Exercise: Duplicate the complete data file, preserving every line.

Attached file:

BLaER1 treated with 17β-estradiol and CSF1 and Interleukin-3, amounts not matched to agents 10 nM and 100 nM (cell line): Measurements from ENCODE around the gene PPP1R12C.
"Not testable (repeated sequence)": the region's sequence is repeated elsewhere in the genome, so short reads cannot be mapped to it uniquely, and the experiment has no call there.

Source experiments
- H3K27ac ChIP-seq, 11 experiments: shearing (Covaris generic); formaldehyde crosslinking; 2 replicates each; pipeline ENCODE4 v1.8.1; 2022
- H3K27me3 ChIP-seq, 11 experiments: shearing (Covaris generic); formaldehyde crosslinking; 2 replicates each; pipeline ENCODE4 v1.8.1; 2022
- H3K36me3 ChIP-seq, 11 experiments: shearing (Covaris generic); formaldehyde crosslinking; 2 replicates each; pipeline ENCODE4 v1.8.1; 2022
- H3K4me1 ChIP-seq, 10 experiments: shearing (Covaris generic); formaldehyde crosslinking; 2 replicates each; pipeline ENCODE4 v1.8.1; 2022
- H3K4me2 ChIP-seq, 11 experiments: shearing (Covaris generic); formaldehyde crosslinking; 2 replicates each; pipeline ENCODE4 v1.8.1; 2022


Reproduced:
BLaER1 treated with 17β-estradiol and CSF1 and Interleukin-3, amounts not matched to agents 10 nM and 100 nM (cell line): Measurements from ENCODE around the gene PPP1R12C.
"Not testable (repeated sequence)": the region's sequence is repeated elsewhere in the genome, so short reads cannot be mapped to it uniquely, and the experiment has no call there.

Source experiments
- H3K27ac ChIP-seq, 11 experiments: shearing (Covaris generic); formaldehyde crosslinking; 2 replicates each; pipeline ENCODE4 v1.8.1; 2022
- H3K27me3 ChIP-seq, 11 experiments: shearing (Covaris generic); formaldehyde crosslinking; 2 replicates each; pipeline ENCODE4 v1.8.1; 2022
- H3K36me3 ChIP-seq, 11 experiments: shearing (Covaris generic); formaldehyde crosslinking; 2 replicates each; pipeline ENCODE4 v1.8.1; 2022
- H3K4me1 ChIP-seq, 10 experiments: shearing (Covaris generic); formaldehyde crosslinking; 2 replicates each; pipeline ENCODE4 v1.8.1; 2022
- H3K4me2 ChIP-seq, 11 experiments: shearing (Covaris generic); formaldehyde crosslinking; 2 replicates each; pipeline ENCODE4 v1.8.1; 2022